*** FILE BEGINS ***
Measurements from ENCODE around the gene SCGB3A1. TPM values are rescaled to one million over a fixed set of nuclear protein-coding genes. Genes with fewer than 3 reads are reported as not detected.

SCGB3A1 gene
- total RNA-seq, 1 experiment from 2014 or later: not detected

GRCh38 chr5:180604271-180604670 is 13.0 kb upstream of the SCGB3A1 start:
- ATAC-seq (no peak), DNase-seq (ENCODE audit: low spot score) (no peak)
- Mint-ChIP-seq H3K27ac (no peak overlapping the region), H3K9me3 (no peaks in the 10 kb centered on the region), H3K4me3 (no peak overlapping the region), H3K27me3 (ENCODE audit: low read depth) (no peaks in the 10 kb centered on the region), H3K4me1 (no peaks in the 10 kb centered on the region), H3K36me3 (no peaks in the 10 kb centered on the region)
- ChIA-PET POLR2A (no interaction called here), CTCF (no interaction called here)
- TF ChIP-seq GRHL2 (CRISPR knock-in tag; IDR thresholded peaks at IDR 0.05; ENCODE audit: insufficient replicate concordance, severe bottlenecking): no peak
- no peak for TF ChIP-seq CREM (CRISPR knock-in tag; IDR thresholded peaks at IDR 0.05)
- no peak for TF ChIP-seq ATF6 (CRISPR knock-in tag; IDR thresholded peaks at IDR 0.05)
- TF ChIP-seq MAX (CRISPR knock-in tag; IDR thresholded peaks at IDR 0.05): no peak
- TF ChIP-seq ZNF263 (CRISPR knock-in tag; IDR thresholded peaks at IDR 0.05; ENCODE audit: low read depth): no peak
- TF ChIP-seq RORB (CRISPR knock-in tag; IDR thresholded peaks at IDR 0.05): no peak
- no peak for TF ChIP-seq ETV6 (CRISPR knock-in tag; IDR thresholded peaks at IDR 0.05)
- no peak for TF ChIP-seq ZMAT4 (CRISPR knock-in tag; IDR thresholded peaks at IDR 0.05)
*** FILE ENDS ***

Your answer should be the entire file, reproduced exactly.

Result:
Measurements from ENCODE around the gene SCGB3A1. TPM values are rescaled to one million over a fixed set of nuclear protein-coding genes. Genes with fewer than 3 reads are reported as not detected.

SCGB3A1 gene
- total RNA-seq, 1 experiment from 2014 or later: not detected

GRCh38 chr5:180604271-180604670 is 13.0 kb upstream of the SCGB3A1 start:
- ATAC-seq (no peak), DNase-seq (ENCODE audit: low spot score) (no peak)
- Mint-ChIP-seq H3K27ac (no peak overlapping the region), H3K9me3 (no peaks in the 10 kb centered on the region), H3K4me3 (no peak overlapping the region), H3K27me3 (ENCODE audit: low read depth) (no peaks in the 10 kb centered on the region), H3K4me1 (no peaks in the 10 kb centered on the region), H3K36me3 (no peaks in the 10 kb centered on the region)
- ChIA-PET POLR2A (no interaction called here), CTCF (no interaction called here)
- TF ChIP-seq GRHL2 (CRISPR knock-in tag; IDR thresholded peaks at IDR 0.05; ENCODE audit: insufficient replicate concordance, severe bottlenecking): no peak
- no peak for TF ChIP-seq CREM (CRISPR knock-in tag; IDR thresholded peaks at IDR 0.05)
- no peak for TF ChIP-seq ATF6 (CRISPR knock-in tag; IDR thresholded peaks at IDR 0.05)
- TF ChIP-seq MAX (CRISPR knock-in tag; IDR thresholded peaks at IDR 0.05): no peak
- TF ChIP-seq ZNF263 (CRISPR knock-in tag; IDR thresholded peaks at IDR 0.05; ENCODE audit: low read depth): no peak
- TF ChIP-seq RORB (CRISPR knock-in tag; IDR thresholded peaks at IDR 0.05): no peak
- no peak for TF ChIP-seq ETV6 (CRISPR knock-in tag; IDR thresholded peaks at IDR 0.05)
- no peak for TF ChIP-seq ZMAT4 (CRISPR knock-in tag; IDR thresholded peaks at IDR 0.05)